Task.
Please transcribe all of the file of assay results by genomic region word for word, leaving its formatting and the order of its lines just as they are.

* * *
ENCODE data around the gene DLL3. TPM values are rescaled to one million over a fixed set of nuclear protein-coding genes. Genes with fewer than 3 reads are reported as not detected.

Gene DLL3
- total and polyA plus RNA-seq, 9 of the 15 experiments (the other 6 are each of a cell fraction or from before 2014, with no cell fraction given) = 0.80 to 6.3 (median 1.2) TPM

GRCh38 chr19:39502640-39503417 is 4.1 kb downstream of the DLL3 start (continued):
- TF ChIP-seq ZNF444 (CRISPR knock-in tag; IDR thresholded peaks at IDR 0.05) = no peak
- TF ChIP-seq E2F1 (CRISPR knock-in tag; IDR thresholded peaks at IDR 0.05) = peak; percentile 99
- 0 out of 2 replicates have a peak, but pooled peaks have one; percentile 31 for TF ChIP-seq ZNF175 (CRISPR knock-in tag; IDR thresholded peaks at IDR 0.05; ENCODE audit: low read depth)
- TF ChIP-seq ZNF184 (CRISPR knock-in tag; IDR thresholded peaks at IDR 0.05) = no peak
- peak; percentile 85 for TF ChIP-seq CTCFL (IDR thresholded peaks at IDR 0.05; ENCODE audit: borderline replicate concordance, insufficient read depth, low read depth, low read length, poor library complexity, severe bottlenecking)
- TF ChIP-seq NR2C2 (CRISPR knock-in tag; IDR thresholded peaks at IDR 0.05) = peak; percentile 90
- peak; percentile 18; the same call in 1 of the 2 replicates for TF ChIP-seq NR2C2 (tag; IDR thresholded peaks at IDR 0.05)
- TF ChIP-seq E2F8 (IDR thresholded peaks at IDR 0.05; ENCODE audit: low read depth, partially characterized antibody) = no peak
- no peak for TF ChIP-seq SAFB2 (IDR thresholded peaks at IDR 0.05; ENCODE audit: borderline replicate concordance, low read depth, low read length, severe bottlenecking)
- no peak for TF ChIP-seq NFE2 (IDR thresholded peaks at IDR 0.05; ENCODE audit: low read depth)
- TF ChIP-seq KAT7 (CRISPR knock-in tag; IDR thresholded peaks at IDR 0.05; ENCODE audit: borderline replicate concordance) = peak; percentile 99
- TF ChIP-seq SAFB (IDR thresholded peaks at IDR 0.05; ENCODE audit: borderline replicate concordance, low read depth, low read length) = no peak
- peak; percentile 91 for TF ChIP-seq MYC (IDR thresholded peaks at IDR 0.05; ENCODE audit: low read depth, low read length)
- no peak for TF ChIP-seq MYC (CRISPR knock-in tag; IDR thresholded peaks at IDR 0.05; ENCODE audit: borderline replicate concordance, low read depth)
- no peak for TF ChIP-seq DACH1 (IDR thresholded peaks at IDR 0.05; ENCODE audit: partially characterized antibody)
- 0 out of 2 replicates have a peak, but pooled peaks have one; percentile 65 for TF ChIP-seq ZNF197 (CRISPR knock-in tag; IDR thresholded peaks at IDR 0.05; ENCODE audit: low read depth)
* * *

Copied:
ENCODE data around the gene DLL3. TPM values are rescaled to one million over a fixed set of nuclear protein-coding genes. Genes with fewer than 3 reads are reported as not detected.

Gene DLL3
- total and polyA plus RNA-seq, 9 of the 15 experiments (the other 6 are each of a cell fraction or from before 2014, with no cell fraction given) = 0.80 to 6.3 (median 1.2) TPM

GRCh38 chr19:39502640-39503417 is 4.1 kb downstream of the DLL3 start (continued):
- TF ChIP-seq ZNF444 (CRISPR knock-in tag; IDR thresholded peaks at IDR 0.05) = no peak
- TF ChIP-seq E2F1 (CRISPR knock-in tag; IDR thresholded peaks at IDR 0.05) = peak; percentile 99
- 0 out of 2 replicates have a peak, but pooled peaks have one; percentile 31 for TF ChIP-seq ZNF175 (CRISPR knock-in tag; IDR thresholded peaks at IDR 0.05; ENCODE audit: low read depth)
- TF ChIP-seq ZNF184 (CRISPR knock-in tag; IDR thresholded peaks at IDR 0.05) = no peak
- peak; percentile 85 for TF ChIP-seq CTCFL (IDR thresholded peaks at IDR 0.05; ENCODE audit: borderline replicate concordance, insufficient read depth, low read depth, low read length, poor library complexity, severe bottlenecking)
- TF ChIP-seq NR2C2 (CRISPR knock-in tag; IDR thresholded peaks at IDR 0.05) = peak; percentile 90
- peak; percentile 18; the same call in 1 of the 2 replicates for TF ChIP-seq NR2C2 (tag; IDR thresholded peaks at IDR 0.05)
- TF ChIP-seq E2F8 (IDR thresholded peaks at IDR 0.05; ENCODE audit: low read depth, partially characterized antibody) = no peak
- no peak for TF ChIP-seq SAFB2 (IDR thresholded peaks at IDR 0.05; ENCODE audit: borderline replicate concordance, low read depth, low read length, severe bottlenecking)
- no peak for TF ChIP-seq NFE2 (IDR thresholded peaks at IDR 0.05; ENCODE audit: low read depth)
- TF ChIP-seq KAT7 (CRISPR knock-in tag; IDR thresholded peaks at IDR 0.05; ENCODE audit: borderline replicate concordance) = peak; percentile 99
- TF ChIP-seq SAFB (IDR thresholded peaks at IDR 0.05; ENCODE audit: borderline replicate concordance, low read depth, low read length) = no peak
- peak; percentile 91 for TF ChIP-seq MYC (IDR thresholded peaks at IDR 0.05; ENCODE audit: low read depth, low read length)
- no peak for TF ChIP-seq MYC (CRISPR knock-in tag; IDR thresholded peaks at IDR 0.05; ENCODE audit: borderline replicate concordance, low read depth)
- no peak for TF ChIP-seq DACH1 (IDR thresholded peaks at IDR 0.05; ENCODE audit: partially characterized antibody)
- 0 out of 2 replicates have a peak, but pooled peaks have one; percentile 65 for TF ChIP-seq ZNF197 (CRISPR knock-in tag; IDR thresholded peaks at IDR 0.05; ENCODE audit: low read depth)